Billy Napier will have time he needs to succeed for Gators, but SEC is no place for patience | Whitley
It’s been a good two days since Florida hired a new football coach, and Billy Napier has yet to win a game.
Such is the reputation the school and its fan base have developed. Spoiled, impatient, entitled. That has turned Florida into Hot Seat U.
It’s been musical chairs since Urban Meyer left town. Will Muschamp, Jim McElwain and now Dan Mullen have all come and gone in the past 11 years.
Taking the UF job is like marrying King Henry VIII. Though in fairness to Henry, none of his six wives were beheaded for losing to Georgia. That cut-throat atmosphere and job instability are supposedly the biggest drawbacks for Napier.
More:Gator fans glad the season's over, hopeful for a new coach
Balancing act:Louisiana coach Billy Napier juggling two jobs this week before starting at Florida
'So much fun':Twitter reacts to Gators football coach Billy Napier
'Scared money don't make money':Why this Billy Napier quote has Florida Gators fans hyped
He needn’t worry.
Napier's going to get all the time and money he needs, though that doesn't mean Florida will be an easy place to work.
If the Gators don’t win at least eight games next season, some joker will probably crank up a firebillynapier.com website where fellow yahoos can gather to vent.
Nobody needs to tell Napier the SEC is a What-Have-You-Done-For-Me-Lately league. As Louisiana’s coach, he just had a front-row seat to the Ed Orgeron Follies.
Two years ago, Orgeron led LSU to a national championship. Now he’s out of a job.
Auburn did the same thing to Gene Chizik in 2012. Mark Richt had the best winning percentage in Georgia history when he got axed in 2015. SEC-bound Texas is on its third coach in seven years.
You want spoiled?
Go to YouTube and find Nick Saban’s rant last week about Alabama fans, and how they aren’t happy the Crimson Tide’s not winning every game by 38 points this year.
Florida fans aren’t any more demanding than the devotees at other football factories. Most of them just demand progress, which has been a scarce commodity the past decade. And the suits who run the show are less reactionary than the reputation warrants.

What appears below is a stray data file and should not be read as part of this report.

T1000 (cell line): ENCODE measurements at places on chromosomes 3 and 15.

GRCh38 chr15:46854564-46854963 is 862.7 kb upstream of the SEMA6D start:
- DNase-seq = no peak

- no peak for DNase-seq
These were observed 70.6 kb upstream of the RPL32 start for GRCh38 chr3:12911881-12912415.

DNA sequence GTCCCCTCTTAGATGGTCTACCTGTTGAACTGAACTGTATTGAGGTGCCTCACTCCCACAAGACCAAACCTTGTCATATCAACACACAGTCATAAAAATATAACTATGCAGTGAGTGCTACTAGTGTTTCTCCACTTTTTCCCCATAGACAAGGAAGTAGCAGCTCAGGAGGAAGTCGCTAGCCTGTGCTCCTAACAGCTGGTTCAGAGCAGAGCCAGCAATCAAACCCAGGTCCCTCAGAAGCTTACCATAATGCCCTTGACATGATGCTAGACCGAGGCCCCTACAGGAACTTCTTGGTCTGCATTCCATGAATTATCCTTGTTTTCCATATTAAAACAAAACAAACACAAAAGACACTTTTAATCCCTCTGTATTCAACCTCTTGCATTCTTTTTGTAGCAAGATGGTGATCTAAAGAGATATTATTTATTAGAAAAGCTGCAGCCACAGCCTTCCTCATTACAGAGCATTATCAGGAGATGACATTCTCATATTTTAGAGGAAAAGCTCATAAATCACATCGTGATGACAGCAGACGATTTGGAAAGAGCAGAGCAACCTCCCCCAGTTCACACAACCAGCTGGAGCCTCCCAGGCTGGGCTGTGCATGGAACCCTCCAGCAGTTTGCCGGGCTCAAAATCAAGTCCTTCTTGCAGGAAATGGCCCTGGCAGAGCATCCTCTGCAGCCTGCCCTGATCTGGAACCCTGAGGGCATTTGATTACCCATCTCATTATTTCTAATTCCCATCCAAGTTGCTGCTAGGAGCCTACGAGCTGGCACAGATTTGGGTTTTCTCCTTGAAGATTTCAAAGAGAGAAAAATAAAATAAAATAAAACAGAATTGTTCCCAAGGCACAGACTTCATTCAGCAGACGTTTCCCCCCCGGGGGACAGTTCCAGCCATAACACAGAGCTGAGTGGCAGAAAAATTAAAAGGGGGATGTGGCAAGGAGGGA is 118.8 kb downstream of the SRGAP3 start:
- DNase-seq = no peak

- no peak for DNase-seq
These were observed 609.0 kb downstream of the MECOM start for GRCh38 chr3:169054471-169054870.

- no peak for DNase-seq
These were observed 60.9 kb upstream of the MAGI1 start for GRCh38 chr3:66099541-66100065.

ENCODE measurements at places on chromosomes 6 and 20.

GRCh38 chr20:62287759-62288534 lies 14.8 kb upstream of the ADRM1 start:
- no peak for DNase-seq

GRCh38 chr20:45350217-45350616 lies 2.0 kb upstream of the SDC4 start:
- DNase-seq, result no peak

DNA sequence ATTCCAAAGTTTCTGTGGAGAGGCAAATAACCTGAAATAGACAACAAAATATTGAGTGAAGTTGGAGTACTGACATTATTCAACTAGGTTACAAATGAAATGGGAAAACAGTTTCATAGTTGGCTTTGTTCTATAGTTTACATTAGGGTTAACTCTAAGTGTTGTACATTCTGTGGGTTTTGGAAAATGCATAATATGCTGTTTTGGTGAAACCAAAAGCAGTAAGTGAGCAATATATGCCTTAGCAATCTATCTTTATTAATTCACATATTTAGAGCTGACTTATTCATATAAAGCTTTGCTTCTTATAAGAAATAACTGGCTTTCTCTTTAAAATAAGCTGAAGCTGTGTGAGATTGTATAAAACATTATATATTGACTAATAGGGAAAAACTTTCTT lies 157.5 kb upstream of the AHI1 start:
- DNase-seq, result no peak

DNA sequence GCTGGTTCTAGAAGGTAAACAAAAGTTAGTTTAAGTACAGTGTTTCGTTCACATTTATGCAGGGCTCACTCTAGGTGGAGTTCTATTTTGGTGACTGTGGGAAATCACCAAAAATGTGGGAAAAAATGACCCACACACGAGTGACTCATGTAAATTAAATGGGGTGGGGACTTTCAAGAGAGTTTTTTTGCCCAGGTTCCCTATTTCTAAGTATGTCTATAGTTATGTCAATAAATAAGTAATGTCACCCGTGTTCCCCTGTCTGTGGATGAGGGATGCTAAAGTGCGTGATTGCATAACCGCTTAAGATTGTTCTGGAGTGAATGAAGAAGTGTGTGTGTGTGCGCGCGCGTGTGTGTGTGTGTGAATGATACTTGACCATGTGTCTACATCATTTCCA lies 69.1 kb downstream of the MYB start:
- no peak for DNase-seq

Jeremy Foley got the reputation as the Grim Reaper of athletic directors when he fired the baseball, men’s tennis and gymnastics coaches in 2002. That forever linked him with the phrase, “I’m a big believer in the saying that if something needs to be done eventually, it needs to be done immediately.”
But Foley watched patiently as Muschamp lost home games to Vanderbilt and Georgia Southern on the way to a 4-8 season in 2013. The axe didn’t fall until the next November.
Enter McElwain. He won SEC East titles his first two seasons, but the program was rotting underneath him. You can’t have a coach who alienates an entire athletic department, concocts death threats and is photographed (allegedly) in the buff with a shark.
Coach McFlake was gone after 34 games, which brought in Mullen, which brought in the psychodrama Gator fans have endured the past two months.
Scott Stricklin is a patient man. If anything, he was too patient with women’s basketball coach Cam Newbauer and all that went on there. And he’s been far more forgiving of men’s coach Mike White than the fire-breathers liked.
Stricklin was not itching to get rid of Mullen. It was interesting when he said Mullen’s losing record didn’t do him in. It was things like leadership, accountability, dependability and judgment.
When you believe the culture is unraveling and/or a coach is (allegedly) photographed in a compromising position with a fish, what are you supposed to do?
Keep them around?
The mistake was hiring them in the first place, though the M&M&M coaches all looked like promising employees at the time. So does Napier, who has just about everything you’d want in a job applicant except Power 5 head-coaching experience.
One thing a resume doesn’t really show is how he’ll handle adversity. You need a thick skin at Florida, and the past couple of coaches weren’t exactly made of horsehide. But for all the pressure that comes with any big-time job, there is the upside.
The new coach is getting a name-brand school, a massive salary, top-flight facilities, vast financial resources, a bountiful recruiting ground, administrative backing and a devoted — very devoted — fan base.
If Napier can’t succeed with all that, he should be on the hot seat. Just like he'd be anywhere else.
— David Whitley is The Gainesville Sun's sports columnist. Contact him at email@example.com. And follow him on Twitter: @DavidEWhitley